Jul 162014

After much waiting and bureaucratic hoop-jumping, I drove home in my new Honda Odyssey earlier this week. Automotive technology has advanced considerably since 1999. My Caravan’s engine always made its presence known with a steady rumble, but I can barely hear the Odyssey’s engine. Everything is very sleek and digital and unobtrusive. It’s like commuting via the starship Enterprise. Even the modifications have a futuristic feel. With a single button on the key fob, the sliding door opens and the ramp deploys. The ramp is stowed within the van’s floor, so I no longer have to listen to it rattle beside me.

I’m on vacation next week. I believe I will spend it driving around the lakes and inviting random attractive women to join me.

Pictures will be forthcoming. Of the van, not the women. Unless they’re into that sort of thing.

Jul 032014

A friend objected to my characterization of the Hobby Lobby decision as a ruling designed to placate those employers who object to the notion of sex for pleasure. He (because of course it was a “he”) maintained that the Court had preserved the rights of employers to exercise their religion as they saw fit. But other conservatives seem more than happy to confirm my assertion that they really don’t like the idea of women having sex for reasons other than procreation.

Here’s Rush Limbaugh’s thoughts on the matter:

Pregnancy is something that you have to do to cause. … Yet we treat it as a great imposition that women need to be protected from. It’s a sickness, it’s a disease, it’s whatever, and there’s gotta be a pill for it. Yet they wouldn’t have the problem if they didn’t do a certain thing. It’s that simple.

And Erick Erickson’s:

My religion trumps your “right” to employer subsidized consequence free sex.

And Sean Hannity’s:

I was in the drugstore the other day, and guess what? There’s a whole section of birth control. Go buy it! You can get a condom in a New York bar for free. As a matter of fact, you can take a handful.

Hobby Lobby is a terrible decision that legitimizes gender discrimination in the workplace out of a misplaced desire to protect every manisfestation of religious freedom, no matter the consequences. It is rooted in notions of sexuality and religiosity that will soon only exist in the exurbs and retirement homes. But until then, misogyny has a friend in the Supreme Court.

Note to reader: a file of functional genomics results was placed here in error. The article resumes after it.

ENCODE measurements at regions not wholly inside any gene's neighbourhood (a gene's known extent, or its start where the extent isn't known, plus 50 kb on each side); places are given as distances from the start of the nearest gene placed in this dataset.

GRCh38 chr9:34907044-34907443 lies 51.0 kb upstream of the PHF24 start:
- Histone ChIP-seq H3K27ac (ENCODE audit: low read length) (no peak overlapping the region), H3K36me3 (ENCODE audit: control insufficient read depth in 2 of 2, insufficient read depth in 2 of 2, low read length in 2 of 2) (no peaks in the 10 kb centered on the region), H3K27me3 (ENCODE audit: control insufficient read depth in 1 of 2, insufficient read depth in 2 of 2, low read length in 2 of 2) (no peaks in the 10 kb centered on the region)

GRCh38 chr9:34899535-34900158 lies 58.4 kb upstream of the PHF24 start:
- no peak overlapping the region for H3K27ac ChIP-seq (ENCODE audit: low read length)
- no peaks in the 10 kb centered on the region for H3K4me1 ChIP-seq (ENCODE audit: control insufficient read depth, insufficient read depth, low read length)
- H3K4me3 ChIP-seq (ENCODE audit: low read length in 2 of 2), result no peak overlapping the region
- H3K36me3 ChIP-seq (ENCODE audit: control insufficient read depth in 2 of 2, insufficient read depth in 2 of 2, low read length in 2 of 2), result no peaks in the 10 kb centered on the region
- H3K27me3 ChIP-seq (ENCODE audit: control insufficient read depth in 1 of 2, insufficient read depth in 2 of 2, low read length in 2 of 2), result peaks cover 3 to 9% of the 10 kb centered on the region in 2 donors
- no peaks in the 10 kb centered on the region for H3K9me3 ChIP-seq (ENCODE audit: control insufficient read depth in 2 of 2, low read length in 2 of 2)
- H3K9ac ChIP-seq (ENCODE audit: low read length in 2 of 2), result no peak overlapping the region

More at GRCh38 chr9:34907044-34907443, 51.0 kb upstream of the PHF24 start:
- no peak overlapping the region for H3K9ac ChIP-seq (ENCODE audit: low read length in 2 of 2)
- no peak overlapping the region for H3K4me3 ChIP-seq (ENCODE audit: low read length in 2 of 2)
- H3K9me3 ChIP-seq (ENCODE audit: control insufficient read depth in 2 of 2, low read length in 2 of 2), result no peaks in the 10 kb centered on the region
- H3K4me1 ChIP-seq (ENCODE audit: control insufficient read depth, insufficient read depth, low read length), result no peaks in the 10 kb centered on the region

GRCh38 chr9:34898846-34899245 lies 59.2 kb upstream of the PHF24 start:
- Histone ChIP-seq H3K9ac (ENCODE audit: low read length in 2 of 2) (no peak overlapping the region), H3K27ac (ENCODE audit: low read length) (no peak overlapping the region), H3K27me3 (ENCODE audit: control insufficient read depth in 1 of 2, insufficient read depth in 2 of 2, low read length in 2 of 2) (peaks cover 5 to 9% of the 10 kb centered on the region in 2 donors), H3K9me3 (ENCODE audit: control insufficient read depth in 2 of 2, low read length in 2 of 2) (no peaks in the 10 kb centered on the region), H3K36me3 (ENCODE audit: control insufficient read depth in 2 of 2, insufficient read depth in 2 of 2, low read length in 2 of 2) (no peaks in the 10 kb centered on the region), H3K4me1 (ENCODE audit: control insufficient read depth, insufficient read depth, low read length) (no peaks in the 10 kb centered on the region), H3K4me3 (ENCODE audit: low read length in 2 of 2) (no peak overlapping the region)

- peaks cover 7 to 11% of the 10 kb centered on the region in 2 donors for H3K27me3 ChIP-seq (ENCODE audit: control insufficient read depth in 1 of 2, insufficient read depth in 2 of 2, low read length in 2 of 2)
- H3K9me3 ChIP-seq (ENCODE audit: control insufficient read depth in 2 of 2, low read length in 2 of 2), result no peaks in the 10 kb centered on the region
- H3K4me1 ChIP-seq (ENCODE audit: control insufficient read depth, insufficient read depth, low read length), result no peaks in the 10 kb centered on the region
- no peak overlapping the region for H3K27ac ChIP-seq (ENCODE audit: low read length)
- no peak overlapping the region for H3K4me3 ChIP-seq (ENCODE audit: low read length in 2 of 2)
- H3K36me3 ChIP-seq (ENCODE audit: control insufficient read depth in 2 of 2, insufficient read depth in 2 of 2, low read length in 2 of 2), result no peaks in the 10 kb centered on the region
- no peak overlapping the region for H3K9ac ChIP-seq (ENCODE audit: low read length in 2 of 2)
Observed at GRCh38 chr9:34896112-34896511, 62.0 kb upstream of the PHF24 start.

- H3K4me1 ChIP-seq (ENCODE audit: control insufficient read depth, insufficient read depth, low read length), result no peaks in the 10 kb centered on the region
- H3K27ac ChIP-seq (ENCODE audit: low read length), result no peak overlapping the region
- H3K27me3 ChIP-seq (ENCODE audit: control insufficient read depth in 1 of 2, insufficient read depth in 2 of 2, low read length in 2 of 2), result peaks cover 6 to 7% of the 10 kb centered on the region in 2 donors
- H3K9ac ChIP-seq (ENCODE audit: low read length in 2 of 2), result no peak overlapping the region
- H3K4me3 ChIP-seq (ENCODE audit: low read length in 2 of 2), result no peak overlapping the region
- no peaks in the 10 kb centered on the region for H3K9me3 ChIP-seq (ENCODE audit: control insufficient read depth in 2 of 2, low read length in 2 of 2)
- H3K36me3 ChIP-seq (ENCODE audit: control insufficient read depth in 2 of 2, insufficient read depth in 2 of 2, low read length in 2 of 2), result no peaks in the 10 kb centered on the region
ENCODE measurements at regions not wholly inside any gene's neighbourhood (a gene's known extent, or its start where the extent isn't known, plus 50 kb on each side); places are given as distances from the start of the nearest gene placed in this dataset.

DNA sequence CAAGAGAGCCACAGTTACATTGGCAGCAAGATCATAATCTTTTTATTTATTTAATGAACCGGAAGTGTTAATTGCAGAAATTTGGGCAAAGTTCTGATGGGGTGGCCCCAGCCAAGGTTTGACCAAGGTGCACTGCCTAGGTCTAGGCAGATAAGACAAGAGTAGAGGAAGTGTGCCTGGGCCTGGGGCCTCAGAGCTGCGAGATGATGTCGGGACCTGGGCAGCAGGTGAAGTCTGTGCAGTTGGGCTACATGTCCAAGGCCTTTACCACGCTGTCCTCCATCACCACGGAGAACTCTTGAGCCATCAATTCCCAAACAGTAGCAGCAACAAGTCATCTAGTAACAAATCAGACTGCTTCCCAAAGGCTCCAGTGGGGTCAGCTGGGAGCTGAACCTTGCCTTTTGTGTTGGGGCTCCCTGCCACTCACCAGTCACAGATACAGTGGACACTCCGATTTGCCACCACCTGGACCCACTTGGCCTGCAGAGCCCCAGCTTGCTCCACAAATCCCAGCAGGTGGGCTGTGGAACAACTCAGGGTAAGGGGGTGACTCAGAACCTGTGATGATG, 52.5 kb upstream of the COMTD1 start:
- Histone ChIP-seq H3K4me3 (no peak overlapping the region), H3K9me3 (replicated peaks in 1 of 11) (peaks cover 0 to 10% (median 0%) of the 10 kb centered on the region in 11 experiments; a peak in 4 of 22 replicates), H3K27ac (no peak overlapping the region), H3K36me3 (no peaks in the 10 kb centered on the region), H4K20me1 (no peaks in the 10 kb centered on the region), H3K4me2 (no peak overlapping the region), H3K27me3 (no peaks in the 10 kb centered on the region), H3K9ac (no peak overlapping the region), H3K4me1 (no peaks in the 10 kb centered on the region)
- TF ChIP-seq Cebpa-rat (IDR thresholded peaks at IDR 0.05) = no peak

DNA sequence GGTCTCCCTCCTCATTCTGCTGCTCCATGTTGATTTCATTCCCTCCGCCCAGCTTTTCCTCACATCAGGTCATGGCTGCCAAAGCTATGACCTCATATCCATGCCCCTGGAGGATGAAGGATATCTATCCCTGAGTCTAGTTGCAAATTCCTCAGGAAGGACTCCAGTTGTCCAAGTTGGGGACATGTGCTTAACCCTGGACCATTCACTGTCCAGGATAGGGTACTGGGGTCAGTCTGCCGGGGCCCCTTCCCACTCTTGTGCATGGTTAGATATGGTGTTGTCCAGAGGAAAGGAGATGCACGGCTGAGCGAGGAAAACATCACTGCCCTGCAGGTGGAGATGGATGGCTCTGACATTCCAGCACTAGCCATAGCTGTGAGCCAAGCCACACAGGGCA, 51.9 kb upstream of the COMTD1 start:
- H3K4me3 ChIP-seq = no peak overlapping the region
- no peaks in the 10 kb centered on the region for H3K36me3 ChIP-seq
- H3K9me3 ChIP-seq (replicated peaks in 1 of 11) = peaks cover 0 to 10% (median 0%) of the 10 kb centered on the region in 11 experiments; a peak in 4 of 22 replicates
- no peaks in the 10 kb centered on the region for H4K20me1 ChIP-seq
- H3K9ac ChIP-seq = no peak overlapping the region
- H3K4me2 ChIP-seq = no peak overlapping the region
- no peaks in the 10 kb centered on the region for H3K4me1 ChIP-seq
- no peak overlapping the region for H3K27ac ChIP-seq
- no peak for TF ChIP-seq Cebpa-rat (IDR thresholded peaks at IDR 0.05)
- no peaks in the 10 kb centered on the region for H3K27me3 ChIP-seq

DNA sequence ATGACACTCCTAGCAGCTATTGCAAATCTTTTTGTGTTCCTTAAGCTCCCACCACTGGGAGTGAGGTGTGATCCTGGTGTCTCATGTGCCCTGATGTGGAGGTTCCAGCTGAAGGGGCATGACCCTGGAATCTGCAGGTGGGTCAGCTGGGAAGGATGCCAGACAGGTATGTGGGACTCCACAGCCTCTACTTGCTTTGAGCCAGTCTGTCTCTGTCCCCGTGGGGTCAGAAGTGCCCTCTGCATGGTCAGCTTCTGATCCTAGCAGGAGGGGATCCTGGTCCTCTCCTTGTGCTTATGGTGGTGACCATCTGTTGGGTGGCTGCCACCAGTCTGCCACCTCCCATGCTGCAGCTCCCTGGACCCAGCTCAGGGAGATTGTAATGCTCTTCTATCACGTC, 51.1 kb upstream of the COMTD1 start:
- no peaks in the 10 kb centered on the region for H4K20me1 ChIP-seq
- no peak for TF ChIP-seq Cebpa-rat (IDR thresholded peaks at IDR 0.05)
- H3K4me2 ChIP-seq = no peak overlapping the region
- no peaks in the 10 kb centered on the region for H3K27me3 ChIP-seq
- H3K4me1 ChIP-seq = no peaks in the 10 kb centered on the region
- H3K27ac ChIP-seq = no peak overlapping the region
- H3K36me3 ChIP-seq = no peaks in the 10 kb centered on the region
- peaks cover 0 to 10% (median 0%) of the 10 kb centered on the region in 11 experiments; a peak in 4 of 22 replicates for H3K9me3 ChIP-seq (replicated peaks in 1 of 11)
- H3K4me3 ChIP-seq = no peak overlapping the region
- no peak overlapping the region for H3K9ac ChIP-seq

Jun 252014

This short Times documentary about a couple–both of whom have muscular dystrophy–who fell in love and married is sweet and matter-of-fact. There’s just one problem: they are living in a Connecticut acute care hospital. Does Connecticut not have the resources to enable them to live together in the community? I understand that they both use ventilators, but this is 2014: people with ventilators living at home are not a rare species anymore. Of course, I don’t know what their specific circumstances are. They may choose to live at the hospital because they feel safer or because the quality of care is high. But I imagine it’s no simple matter for them to get out to a movie or restaurant. I hope somebody has at least discussed community living with them.

Jun 192014

40 percent.

That’s how much Minnesota has reduced its uninsured population since fully implementing the Affordable Care Act back in January.

40 percent!

Of course, ACA opponents won’t be impressed with this news. They’ll continue to grumble to themselves about death panels and government takeovers. But in the land of the sane, this can’t be viewed as anything other than a huge achievement. Thousands of Minnesotans now have access to health care who otherwise would still be uninsured. Much of this reduction is due to the state’s expansion of Medicaid, a policy choice that neighboring states like Wisconsin and the Dakotas have resisted. Perhaps this news will give some elected officials second thoughts about their ongoing refusal to act in the best interests of their constituents. Minnesota shouldn’t be an island of decency in a sea of Tea Party-fueled callousness.

Jun 172014